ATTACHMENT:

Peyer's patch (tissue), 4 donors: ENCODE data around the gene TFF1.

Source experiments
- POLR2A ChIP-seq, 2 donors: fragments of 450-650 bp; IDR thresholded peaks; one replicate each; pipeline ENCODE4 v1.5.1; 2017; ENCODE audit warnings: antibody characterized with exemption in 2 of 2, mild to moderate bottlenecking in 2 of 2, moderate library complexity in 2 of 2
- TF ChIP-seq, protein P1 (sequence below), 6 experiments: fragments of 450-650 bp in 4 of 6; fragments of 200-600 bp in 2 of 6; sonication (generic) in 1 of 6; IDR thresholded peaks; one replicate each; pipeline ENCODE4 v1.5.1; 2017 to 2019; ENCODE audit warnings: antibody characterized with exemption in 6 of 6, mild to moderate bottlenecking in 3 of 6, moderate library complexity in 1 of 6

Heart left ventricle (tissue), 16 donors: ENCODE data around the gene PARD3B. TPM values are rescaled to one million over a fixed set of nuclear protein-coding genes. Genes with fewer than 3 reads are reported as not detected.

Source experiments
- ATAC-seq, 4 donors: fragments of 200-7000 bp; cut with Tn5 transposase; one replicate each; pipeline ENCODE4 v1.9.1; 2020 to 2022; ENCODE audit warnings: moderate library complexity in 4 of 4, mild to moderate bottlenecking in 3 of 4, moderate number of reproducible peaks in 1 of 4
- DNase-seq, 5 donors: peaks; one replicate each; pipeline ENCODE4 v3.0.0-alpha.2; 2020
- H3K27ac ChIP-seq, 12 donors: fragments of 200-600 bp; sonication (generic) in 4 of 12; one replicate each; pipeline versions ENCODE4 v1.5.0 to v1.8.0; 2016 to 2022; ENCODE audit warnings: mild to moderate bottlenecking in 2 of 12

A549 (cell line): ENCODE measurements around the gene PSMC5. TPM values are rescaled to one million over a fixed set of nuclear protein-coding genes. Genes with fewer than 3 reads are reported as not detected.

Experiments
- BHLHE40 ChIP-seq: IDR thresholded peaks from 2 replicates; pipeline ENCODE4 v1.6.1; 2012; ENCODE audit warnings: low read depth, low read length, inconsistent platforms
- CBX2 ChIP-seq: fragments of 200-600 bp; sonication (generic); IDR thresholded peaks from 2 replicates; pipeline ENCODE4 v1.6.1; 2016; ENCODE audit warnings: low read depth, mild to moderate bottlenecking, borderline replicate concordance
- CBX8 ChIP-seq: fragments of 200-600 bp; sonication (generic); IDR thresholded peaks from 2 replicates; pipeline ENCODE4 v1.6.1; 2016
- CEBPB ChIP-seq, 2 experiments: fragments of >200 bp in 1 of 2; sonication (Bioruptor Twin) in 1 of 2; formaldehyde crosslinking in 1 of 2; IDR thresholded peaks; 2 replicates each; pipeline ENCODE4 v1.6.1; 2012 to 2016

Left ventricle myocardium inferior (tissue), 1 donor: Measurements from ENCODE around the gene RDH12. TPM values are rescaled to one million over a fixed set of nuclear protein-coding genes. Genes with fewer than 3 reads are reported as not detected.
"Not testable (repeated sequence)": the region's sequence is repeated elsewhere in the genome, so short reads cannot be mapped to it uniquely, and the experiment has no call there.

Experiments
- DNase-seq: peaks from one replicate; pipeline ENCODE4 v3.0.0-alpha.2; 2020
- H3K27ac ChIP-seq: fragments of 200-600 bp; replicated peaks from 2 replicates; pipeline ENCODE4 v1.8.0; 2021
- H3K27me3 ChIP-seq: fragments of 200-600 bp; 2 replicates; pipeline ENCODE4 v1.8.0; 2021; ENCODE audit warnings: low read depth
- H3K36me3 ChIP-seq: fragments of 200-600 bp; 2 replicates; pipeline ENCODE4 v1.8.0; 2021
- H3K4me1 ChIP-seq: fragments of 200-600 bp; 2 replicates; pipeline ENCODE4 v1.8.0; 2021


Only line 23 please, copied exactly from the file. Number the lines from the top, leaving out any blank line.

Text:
- H3K4me1 ChIP-seq: fragments of 200-600 bp; 2 replicates; pipeline ENCODE4 v1.8.0; 2021